The bottled water industry in the UK has frequently used the theme of hydration as a compelling reason for consumers to increase their consumption - indeed it is one of the main themes promoted by the country's industry association - but a new report from Scottish water group Highland Spring presents stark new evidence of just how poor British children's drinking habits have become.
The report, called A Spoonful of Sugar?, claims that consumption of sweet, fizzy drinks is increasing, with some 21 per cent of children aged 7-10 drinking up to 10 cans of carbonated drinks a week. More worrying still is that 80 per cent of these drinks are bought for their children by parents - clear evidence that the healthy drinking message is not getting through to the people who matter.
Giving children a taste for sweet food and drink products spells danger, as it can contribute to the seemingly unstoppable rise in obesity levels and tooth decay, while the risks associated with dehydration including urinary tract infections, constipation, headaches, poor concentration and reduced mental and physical performance.
"Unfortunately, what children drink is dictated more by habit than by the needs of their bodies," said Professor Elizabeth Kay of the Turner Dental School at the University of Manchester, cited in the report. "Drinking water helps to avoid the double damage which sweet, fizzy drinks do to children's teeth. The sugar in these drinks can be metabolised by the bacteria present in our mouths which produce acid that leads to tooth decay. The second problem comes from the erosion of the tooth which occurs as a result of the acidic nature of many sweetened carbonated drinks. Many people do not realise that these are two different problems (decay and erosion), both of which are widespread among British children.
"Water has no sugar, does no damage to teeth and contains no calories. It also has the added advantage of not containing additives, E numbers, flavourings or acidic potential. The problem for children is that water has not been fashionable, attractively packaged or easily available, so there has never been peer pressure among children to choose it as their preferred drink."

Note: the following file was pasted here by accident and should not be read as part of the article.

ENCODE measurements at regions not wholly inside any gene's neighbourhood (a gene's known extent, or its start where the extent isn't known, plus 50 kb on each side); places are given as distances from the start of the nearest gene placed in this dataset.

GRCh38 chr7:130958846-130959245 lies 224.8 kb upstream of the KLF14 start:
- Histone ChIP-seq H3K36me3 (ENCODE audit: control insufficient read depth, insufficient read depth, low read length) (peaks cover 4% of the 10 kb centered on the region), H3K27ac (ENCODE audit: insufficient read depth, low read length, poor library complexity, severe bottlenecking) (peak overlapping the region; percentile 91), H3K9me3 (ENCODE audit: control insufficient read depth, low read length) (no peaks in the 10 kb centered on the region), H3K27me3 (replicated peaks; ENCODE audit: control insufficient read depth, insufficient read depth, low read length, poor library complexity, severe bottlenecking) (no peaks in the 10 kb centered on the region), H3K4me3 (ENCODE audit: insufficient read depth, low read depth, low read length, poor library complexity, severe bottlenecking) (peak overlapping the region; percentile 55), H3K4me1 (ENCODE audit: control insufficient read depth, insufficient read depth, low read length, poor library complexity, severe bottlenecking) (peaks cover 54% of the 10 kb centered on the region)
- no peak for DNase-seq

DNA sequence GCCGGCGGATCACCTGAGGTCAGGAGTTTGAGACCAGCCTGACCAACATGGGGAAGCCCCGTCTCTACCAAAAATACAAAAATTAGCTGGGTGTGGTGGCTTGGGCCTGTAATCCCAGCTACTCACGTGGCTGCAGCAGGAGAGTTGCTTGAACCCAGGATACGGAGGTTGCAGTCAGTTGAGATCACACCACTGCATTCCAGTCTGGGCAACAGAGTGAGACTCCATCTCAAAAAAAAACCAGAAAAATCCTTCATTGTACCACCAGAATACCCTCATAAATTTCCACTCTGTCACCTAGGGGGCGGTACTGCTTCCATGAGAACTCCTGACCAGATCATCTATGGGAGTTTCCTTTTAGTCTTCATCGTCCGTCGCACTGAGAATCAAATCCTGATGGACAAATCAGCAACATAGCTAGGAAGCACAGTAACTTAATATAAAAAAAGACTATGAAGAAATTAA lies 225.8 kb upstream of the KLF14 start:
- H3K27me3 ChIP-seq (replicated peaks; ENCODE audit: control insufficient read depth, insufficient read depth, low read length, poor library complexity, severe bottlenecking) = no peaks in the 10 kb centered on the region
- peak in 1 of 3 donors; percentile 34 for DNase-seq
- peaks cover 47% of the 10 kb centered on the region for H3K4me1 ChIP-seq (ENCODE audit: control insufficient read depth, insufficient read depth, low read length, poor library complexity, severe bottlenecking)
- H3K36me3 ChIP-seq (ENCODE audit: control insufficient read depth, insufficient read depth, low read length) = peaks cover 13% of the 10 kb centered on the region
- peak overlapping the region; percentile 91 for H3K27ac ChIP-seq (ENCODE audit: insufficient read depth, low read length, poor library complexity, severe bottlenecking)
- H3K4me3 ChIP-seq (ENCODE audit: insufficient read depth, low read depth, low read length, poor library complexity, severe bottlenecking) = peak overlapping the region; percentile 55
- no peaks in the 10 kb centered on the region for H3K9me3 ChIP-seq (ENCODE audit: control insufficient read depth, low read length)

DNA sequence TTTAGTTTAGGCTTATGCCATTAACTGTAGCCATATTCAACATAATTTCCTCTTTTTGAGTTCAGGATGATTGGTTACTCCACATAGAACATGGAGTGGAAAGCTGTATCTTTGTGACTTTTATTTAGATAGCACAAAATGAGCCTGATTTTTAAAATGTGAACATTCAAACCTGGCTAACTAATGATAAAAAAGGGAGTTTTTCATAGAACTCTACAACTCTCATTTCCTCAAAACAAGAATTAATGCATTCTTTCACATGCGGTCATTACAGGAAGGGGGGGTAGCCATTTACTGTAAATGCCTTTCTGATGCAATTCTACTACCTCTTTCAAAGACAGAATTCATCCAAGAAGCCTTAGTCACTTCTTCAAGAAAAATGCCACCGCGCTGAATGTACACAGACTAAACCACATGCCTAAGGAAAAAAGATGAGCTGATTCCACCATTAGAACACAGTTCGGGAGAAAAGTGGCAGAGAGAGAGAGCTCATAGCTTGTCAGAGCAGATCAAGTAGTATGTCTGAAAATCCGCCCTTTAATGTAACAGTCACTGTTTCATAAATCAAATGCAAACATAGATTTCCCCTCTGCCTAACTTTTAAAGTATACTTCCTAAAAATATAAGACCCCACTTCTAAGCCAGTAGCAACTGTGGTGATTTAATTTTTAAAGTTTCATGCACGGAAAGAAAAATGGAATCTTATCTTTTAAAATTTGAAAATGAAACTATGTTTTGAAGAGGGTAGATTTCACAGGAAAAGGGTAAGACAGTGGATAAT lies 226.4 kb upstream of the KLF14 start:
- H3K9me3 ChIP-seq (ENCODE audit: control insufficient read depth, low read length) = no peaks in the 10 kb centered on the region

The water drinking habits of the British public have changed significantly in recent years, according to the report. With 45 per cent of the UK population now drinking bottled water, nearly 1.6 billion litres were consumed in 2001, with retail sales worth £900 million. However, most of this growth has come from adults, with children rarely catered for by the major water producers. The report shows that just 12 per cent of kids choose to drink water, but that 70 per cent prefer cola.
Many children never drink water at school - a factor which the report puts down, in part at least, to the increasing sponsorship of school canteens by carbonated drinks suppliers, coupled with a lack of water fountains. Nutritionists recommend that the average 7-year-old drink six glasses of water a day - around 1.4 litres - but very few children ever drink the recommended amount.
Having pioneered the UK's first bottled water for children with the launch of Looney Tunes Water in 2001, Highland Spring commissioned the report to promote healthier drinking habits among British kids.
"This report aims to challenge the poor drinking habits of British children who simply don't drink enough water. The biggest concern is that these appalling habits are detrimental to our children's health. We are urging parents and schools to offer more choice and options to encourage children to drink water and think before they drink," said Sally Stanley, marketing director for Looney Tunes.
With colourful packaging featuring popular cartoon characters and a trendy sports cap for the 330ml bottle, the Looney Tunes brand is the first real attempt in the UK market to bring some of the tried and tested soft drink marketing techniques to the water sector.
The report was commissioned by Highland Spring to mark the first anniversary of the brand, a year in which it has performed extremely well in breaking into the kids market. But what the report also shows is unless other companies follow suit and try to create water brands specifically for kids, the potential risk of obesity and tooth decay from excessive consumption of sugary soft drinks could continue to rise.
But the situation is not so drastic that kids should cut out carbonates altogether. As Martin Paterson, deputy director general of the UK Food and Drink Federation, commenting on the report, said: "For children to be healthy, they need to keep up their fluid intake, so they should be encouraged to try a variety of drinks to ensure they enjoy drinking. This can include a range of refreshing drinks, including water, fruit juices and carbonated drinks. However as with all food and drink, moderation is the key."
So a little bit of what you like can do you good, but getting the right balance is essential for healthy living, and that includes drinking water.